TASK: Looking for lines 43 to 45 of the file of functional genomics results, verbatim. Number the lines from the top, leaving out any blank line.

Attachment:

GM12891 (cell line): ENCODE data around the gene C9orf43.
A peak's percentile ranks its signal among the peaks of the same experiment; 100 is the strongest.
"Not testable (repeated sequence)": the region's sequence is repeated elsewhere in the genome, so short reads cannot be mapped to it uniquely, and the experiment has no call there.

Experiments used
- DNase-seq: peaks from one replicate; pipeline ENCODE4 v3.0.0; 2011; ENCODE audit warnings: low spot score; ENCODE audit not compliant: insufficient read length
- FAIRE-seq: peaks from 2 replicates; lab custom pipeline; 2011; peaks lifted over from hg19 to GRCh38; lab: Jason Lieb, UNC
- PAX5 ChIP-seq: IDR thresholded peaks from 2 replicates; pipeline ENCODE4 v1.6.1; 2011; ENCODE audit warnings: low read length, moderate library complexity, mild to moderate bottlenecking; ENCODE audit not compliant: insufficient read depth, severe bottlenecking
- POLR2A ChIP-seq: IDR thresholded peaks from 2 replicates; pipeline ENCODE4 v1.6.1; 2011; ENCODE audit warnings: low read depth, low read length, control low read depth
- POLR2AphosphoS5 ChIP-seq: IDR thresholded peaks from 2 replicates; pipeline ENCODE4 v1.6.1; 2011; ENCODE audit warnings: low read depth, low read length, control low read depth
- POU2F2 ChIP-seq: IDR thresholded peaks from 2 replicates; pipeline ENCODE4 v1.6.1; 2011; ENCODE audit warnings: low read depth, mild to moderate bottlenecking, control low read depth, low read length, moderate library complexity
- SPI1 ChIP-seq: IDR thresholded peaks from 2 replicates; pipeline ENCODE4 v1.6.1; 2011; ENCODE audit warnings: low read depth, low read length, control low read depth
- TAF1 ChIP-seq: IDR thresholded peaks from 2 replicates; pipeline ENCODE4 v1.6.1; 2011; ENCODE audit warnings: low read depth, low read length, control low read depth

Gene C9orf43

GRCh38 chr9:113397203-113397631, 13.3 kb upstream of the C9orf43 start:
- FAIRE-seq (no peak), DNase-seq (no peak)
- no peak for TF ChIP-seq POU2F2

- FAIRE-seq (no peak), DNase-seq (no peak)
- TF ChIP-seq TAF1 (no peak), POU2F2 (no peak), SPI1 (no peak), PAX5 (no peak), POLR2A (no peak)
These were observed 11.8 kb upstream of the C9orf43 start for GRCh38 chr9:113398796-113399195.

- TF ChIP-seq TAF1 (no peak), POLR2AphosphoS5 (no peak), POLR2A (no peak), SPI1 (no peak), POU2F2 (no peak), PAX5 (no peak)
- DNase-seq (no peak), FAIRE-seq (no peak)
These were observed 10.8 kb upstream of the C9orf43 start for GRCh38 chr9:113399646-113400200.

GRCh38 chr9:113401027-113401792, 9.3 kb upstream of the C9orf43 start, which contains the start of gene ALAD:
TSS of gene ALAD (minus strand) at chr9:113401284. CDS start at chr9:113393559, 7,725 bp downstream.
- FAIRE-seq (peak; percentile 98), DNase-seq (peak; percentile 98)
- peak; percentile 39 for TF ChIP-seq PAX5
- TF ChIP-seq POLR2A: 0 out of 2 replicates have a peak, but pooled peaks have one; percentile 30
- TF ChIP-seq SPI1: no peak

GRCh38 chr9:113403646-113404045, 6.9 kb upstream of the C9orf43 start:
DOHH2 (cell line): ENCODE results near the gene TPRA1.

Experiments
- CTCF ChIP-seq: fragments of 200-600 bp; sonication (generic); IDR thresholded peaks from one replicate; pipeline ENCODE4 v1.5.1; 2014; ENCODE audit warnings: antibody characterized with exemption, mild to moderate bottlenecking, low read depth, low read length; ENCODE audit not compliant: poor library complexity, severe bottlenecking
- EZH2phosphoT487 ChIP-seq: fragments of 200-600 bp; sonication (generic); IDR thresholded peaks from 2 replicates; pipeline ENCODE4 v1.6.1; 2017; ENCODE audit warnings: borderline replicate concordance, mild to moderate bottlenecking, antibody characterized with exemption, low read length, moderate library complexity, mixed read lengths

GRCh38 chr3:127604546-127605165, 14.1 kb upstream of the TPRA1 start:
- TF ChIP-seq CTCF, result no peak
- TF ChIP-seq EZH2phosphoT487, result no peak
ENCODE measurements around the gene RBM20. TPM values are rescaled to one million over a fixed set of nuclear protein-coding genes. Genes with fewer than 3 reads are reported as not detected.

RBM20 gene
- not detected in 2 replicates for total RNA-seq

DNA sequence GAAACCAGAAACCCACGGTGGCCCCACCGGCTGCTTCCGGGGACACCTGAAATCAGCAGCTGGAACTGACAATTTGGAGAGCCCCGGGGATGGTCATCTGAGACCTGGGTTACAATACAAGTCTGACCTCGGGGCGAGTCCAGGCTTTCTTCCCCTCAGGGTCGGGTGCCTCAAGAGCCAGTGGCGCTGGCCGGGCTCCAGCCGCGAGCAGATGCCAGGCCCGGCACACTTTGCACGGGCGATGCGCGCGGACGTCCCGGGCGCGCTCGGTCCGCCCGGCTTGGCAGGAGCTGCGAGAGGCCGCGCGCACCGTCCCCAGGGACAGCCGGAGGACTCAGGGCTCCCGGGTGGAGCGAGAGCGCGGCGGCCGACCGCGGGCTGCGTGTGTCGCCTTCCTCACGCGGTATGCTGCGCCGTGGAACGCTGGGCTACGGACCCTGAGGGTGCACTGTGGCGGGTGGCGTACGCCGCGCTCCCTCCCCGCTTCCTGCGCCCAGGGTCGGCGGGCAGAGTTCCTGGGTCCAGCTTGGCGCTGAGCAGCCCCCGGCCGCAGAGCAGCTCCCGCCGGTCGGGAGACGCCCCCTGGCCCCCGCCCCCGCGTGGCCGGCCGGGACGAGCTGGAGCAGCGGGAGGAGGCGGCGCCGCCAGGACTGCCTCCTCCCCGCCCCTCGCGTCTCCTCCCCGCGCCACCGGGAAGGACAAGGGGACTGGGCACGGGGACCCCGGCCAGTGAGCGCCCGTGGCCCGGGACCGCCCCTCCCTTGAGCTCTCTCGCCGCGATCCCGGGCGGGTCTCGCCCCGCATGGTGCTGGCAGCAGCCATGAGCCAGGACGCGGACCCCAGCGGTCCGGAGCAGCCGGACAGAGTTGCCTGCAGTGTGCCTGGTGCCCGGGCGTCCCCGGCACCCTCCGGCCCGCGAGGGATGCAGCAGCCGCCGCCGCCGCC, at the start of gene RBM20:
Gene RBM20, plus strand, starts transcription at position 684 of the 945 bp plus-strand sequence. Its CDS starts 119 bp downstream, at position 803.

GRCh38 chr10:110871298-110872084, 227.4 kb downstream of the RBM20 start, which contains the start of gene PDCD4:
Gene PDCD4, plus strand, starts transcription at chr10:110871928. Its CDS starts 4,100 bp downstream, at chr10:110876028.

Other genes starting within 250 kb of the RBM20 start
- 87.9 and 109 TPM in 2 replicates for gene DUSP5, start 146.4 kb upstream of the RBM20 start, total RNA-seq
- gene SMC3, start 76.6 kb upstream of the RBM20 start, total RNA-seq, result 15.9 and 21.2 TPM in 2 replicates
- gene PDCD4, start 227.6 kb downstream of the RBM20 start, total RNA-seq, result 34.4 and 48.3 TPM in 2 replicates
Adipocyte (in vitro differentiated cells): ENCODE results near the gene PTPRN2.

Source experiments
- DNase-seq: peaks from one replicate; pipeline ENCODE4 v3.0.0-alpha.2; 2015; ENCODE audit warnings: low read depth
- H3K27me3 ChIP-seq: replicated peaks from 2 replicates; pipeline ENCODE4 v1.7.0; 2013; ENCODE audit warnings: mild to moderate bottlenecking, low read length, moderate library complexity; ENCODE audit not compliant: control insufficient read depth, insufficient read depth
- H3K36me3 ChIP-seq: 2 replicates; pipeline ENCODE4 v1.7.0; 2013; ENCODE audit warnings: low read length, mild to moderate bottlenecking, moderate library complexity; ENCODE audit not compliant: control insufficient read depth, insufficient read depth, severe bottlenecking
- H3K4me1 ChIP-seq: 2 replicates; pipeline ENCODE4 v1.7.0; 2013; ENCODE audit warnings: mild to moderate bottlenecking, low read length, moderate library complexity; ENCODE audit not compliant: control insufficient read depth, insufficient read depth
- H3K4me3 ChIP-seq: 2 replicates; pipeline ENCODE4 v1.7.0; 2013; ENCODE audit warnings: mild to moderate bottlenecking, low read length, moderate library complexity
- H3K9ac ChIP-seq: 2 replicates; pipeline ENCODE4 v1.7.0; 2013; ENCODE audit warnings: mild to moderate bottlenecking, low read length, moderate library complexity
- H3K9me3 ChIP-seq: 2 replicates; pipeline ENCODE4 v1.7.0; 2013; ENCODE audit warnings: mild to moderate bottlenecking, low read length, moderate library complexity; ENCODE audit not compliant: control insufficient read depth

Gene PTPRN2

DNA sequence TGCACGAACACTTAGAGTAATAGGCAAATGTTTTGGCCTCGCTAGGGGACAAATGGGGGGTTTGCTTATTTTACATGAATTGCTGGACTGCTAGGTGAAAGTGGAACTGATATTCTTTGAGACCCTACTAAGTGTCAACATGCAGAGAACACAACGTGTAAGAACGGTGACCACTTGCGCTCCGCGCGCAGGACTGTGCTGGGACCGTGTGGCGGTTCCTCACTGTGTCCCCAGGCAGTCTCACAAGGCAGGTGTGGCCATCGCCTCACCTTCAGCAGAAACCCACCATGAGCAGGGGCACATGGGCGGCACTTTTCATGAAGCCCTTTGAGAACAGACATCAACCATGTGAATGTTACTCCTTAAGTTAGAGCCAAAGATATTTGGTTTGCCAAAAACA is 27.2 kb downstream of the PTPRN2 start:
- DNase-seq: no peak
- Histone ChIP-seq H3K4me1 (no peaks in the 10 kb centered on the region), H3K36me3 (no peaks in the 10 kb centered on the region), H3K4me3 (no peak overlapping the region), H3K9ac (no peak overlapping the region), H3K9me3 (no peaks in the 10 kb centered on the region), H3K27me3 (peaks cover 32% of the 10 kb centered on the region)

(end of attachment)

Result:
Gene PDCD4, plus strand, starts transcription at chr10:110871928. Its CDS starts 4,100 bp downstream, at chr10:110876028.

Other genes starting within 250 kb of the RBM20 start
- 87.9 and 109 TPM in 2 replicates for gene DUSP5, start 146.4 kb upstream of the RBM20 start, total RNA-seq